Teaching a Child Who Won’t Be Taught

How to educate a child who won’t be taught? It’s not a question I thought I’d ever need to answer, but life (and my daughter) decided this was the path we needed to follow.

Today, I’m going to talk about a few of the strategies I use to create a welcoming learning environment that steers my kids in the direction they need to go, without explicitly ‘teaching’ them.

Text: "Teaching a Child Who Won't Be Taught" "yellowreadis.com" Pictures: Boy in blue shorts and top lying on wooden bridge, minecraft pig on a white rock, pea pod on vine, young child in striped top playing with a tablet

Themed Zones of Learning

One of the best ways to encourage learning that I have found has been setting up “zones” of learning.  So, I have all the painting supplies in the one location, all the drawing materials in easy access, and a quick box of “Gaming Goodies” for when my kids want to create their own games.  These are in a nice prominent location. For my very visual children, having things where they can see them means they will be pulled out and used.

Games Drive Learning

One of the things that we have realised is that our kids love to play games. And for my kids, when they learn something in a game, it sticks. As a result, we have embraced ‘game schooling‘, and our lounge room cupboard has slowly filled up with board games and card games of all types.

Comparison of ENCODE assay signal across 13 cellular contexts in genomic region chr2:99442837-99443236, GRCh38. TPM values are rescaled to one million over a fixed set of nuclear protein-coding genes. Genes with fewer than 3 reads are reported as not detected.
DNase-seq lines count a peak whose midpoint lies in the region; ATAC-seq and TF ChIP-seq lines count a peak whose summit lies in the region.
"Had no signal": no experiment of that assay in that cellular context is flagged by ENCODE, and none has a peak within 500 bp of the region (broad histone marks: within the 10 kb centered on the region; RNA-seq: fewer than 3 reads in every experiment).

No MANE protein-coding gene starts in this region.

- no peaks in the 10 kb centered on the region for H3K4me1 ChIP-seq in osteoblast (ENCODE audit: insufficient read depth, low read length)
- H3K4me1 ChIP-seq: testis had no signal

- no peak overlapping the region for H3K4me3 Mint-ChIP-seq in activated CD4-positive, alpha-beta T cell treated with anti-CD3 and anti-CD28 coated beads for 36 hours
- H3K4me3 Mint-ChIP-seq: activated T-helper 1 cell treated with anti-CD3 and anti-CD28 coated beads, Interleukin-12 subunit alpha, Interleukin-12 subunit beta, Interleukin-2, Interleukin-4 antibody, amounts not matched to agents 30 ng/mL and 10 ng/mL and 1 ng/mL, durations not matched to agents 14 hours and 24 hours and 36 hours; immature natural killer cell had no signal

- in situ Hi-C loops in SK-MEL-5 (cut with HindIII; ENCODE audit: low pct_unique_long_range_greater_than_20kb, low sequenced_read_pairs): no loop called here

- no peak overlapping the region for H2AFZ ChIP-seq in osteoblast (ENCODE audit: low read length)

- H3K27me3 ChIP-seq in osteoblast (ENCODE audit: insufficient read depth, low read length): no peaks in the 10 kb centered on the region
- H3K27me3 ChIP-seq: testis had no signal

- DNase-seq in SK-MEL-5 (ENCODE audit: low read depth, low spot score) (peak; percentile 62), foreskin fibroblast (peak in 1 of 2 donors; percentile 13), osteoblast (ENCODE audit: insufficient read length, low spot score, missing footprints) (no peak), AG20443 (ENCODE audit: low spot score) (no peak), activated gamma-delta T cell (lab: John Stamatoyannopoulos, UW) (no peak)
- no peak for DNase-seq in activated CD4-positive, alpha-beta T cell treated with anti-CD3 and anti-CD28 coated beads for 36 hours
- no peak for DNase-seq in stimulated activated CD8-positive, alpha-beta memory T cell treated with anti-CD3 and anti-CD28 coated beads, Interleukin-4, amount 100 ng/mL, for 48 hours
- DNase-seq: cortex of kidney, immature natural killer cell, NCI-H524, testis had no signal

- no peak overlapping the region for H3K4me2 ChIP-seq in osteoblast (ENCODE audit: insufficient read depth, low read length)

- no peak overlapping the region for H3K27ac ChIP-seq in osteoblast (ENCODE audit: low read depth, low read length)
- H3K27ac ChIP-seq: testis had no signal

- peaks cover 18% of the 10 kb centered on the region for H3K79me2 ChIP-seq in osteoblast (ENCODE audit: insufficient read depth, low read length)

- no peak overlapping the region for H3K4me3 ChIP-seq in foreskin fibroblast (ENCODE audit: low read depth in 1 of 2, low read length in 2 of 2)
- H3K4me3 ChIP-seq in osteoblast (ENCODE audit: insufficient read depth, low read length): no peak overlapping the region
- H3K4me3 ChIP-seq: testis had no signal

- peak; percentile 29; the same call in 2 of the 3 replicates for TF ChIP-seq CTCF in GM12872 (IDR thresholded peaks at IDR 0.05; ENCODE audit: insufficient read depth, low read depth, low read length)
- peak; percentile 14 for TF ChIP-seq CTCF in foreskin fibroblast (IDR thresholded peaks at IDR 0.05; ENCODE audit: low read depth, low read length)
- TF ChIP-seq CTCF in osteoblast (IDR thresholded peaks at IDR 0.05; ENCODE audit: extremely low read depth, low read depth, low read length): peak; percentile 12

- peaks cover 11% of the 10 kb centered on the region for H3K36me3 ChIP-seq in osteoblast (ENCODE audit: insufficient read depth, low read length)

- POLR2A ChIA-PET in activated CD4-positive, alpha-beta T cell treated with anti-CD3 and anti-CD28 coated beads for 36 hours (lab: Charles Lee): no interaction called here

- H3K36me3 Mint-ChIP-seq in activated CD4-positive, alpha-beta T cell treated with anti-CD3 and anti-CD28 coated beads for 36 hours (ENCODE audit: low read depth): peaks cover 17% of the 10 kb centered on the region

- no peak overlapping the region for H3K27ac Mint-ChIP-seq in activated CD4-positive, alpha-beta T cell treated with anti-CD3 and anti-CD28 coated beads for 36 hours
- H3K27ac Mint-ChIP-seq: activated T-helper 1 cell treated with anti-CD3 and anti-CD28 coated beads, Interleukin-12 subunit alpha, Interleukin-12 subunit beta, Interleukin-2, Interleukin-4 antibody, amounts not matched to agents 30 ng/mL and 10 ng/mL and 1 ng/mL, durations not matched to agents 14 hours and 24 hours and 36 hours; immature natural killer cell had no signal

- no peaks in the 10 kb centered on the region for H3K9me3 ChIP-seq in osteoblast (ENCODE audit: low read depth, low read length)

But it is not just physical games – computer games have been wrangled into the grande learning strategy, and my hubbie and I (but particularly my hubbie) are always on the look out for games that encourage and enhance learning on every topic.

Image: Minecraft armour stand with pumpkin head. Green, blue and yellow background blocks

We have also found that engaging the kids where they are comfortable and building learning from there is the best way for them to stay interested. So we’ll play Minecraft in a LAN world, and I gently encourage them to explore what they can do. At the moment, my daughter and I are building a rainbow version of the Eiffel Tower, and done ‘building challenges’, created by my daughter, with specific sets of blocks on a theme. My son also started to use Minecraft to create mini-puzzles and stories for his sister to play through.

One of the best things about modern board games is the explosion of cooperative games. Cooperative games have allowed us to have a ‘no pressure’ environment without the usual win/lose stuff death spiral of ‘I will never play again!’. Over time, we have then re-introduced games with competition. This helped develop what I like to call ‘resilience muscles’ (NB. One of the best games to start with for kids with a fixation on rules and ‘the way things should go’ is Fluxx, which is a game of ‘organised chaos‘.

Favourite Games

For the curious, these are some of our favourite games by curriculum:

Mathematics

Science

Pink monster cartoon with bunny ears, purple beanie and green pants on pale blue background

English / Reading

Arts

Image: Minecraft creation of redstone contraption in mincraft in black on yellow background

IT

Humanities

The ‘What’s That?’ Effect